As a general rule, scientists prefer to stay out of politics. Again, I say, it’s a general rule. It may not even be generally true anymore, though it was pretty rare even ten years ago for any group of scientists to endorse almost any political position beyond “fund my field of research,” a very limited sort of lobbying usually limited to grant applications.
But Louisiana’s recent “Science Education Act” is so frankly awful that 75 Nobel Laureates have committed their names to the cause of getting it repealed. Senator Karen Carter Peters’ Senate Bill 374 is intended to do just that. According to their press release, which is found on the Repeal Creationism website, these scientists actually represent some 40 percent of living Nobel Prize winners in the sciences (i.e., from the categories physics, chemistry, physiology or medicine).
The Louisiana Science Education Act was widely criticized by both educators and working scientists when it was first introduced in 2008, but passed anyway. Critics say one of its major offenses towards state science standards has been its attempts to undermine evolutionary theory in favour of coddling creationist thinking and fundamentalist religious sensibilities.
Though the scientific explanation for the history and origins of life on Earth is a sore point for some people, the simple, observed fact of inherited genetic change in populations cannot be considered a matter of political orientation or opinion. As just one example, rapid evolutionary change in bacteria and viruses, due to their short generation times, is highly relevant to epedemiology and human health, and an inability for doctors, scientists, and health experts to understand the process could be incredibly dangerous.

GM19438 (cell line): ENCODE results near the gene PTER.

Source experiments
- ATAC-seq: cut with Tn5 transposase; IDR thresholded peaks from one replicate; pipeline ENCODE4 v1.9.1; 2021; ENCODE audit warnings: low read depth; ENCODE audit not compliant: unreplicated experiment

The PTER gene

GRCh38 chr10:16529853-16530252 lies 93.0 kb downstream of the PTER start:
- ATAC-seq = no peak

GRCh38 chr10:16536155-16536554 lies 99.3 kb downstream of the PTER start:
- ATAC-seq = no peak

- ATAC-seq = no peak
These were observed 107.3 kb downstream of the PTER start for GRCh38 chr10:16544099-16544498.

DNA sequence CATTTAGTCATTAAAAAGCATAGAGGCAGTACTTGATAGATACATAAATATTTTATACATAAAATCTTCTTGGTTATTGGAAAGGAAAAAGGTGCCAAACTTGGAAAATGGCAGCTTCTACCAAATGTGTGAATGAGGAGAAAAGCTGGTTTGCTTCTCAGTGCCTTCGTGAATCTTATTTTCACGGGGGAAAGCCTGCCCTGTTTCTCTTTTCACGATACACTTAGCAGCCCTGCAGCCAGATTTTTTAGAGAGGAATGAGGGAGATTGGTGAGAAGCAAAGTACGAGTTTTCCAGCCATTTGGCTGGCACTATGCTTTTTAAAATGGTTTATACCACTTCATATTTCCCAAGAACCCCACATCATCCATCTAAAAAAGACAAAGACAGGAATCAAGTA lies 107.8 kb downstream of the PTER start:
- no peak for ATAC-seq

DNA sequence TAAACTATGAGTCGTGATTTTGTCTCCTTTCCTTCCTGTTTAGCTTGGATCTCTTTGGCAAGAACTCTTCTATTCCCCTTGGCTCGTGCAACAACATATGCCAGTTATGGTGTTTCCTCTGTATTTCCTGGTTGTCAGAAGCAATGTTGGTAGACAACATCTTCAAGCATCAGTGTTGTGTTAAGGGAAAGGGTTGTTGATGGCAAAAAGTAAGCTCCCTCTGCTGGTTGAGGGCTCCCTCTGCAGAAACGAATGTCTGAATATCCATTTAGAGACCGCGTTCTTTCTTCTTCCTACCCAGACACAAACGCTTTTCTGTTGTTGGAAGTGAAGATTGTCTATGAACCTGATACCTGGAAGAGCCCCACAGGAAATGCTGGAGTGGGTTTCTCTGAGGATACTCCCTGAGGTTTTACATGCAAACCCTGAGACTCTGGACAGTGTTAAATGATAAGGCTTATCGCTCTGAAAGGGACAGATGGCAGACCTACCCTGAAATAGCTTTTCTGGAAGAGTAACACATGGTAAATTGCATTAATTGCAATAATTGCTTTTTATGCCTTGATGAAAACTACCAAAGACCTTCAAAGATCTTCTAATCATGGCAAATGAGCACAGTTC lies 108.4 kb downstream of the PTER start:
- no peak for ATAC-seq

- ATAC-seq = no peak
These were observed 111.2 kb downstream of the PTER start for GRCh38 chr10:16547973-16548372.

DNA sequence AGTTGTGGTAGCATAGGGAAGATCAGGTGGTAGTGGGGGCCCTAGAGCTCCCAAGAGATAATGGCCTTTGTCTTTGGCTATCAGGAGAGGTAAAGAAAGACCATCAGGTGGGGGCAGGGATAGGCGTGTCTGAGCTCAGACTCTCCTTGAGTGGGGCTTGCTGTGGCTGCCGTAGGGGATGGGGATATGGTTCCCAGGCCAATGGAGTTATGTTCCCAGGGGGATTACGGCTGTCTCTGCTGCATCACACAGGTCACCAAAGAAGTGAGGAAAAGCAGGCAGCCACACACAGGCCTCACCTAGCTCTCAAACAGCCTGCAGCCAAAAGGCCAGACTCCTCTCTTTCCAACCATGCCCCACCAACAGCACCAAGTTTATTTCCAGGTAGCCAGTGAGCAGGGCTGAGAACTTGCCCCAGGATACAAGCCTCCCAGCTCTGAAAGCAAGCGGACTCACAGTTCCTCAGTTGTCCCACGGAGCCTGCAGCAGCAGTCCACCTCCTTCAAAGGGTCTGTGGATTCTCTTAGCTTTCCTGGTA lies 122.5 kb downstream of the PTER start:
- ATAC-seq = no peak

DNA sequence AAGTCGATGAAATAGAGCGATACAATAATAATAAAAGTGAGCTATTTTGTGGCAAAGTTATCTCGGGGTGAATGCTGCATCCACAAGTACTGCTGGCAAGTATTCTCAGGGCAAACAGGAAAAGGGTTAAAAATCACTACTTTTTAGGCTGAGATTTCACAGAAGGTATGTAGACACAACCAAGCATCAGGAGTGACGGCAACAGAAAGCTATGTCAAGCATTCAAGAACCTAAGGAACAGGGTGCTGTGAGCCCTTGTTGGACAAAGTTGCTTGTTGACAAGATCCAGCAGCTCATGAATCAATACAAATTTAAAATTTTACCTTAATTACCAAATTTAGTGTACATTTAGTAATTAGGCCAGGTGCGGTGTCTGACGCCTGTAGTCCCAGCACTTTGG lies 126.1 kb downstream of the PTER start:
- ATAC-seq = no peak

Besides the aforementioned signees, several other individuals and organizations have endorsed Bill 374. They include the city of New Orleans (their city council voted unanimously for the repeal), several Louisiana science and biology teachers’ organizations, and more than a half dozen national science organizations, including the American Association for the Advancement of Science.
Furthermore, the Clergy Letter Project, an organization of religious leaders and scientists with over 14,000 members, has supported the bill to repeal the Science Education Act. These individuals want legislators and their fellow citizens to know that their faith is not at odds with science, and anti-science politicos who cite religious conviction as a rationalization for attacks on science education do not speak for them.
Photo credit: Eugene van der Pijll via Wikimedia Commons